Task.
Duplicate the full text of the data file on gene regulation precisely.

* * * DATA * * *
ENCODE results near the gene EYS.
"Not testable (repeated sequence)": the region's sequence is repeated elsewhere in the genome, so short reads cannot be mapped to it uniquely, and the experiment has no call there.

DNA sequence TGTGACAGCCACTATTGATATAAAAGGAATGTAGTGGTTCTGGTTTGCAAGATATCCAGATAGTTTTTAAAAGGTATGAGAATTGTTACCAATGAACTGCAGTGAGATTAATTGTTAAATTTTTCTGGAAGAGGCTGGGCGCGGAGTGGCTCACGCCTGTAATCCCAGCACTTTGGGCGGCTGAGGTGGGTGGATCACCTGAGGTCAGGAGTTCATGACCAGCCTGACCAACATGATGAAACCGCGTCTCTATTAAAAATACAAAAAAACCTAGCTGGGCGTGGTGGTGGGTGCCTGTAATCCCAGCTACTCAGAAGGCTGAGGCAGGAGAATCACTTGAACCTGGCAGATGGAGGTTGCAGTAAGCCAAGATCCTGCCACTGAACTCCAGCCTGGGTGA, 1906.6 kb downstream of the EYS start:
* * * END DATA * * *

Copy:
ENCODE results near the gene EYS.
"Not testable (repeated sequence)": the region's sequence is repeated elsewhere in the genome, so short reads cannot be mapped to it uniquely, and the experiment has no call there.

DNA sequence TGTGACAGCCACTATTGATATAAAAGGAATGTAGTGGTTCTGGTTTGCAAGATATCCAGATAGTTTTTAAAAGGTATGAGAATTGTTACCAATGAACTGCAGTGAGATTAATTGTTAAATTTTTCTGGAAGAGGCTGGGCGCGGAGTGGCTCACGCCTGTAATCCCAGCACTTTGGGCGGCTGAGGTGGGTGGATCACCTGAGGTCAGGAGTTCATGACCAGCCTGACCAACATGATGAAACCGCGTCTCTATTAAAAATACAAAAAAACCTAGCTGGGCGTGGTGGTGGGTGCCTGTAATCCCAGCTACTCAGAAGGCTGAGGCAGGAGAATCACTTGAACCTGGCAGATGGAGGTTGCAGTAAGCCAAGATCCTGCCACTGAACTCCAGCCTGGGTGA, 1906.6 kb downstream of the EYS start: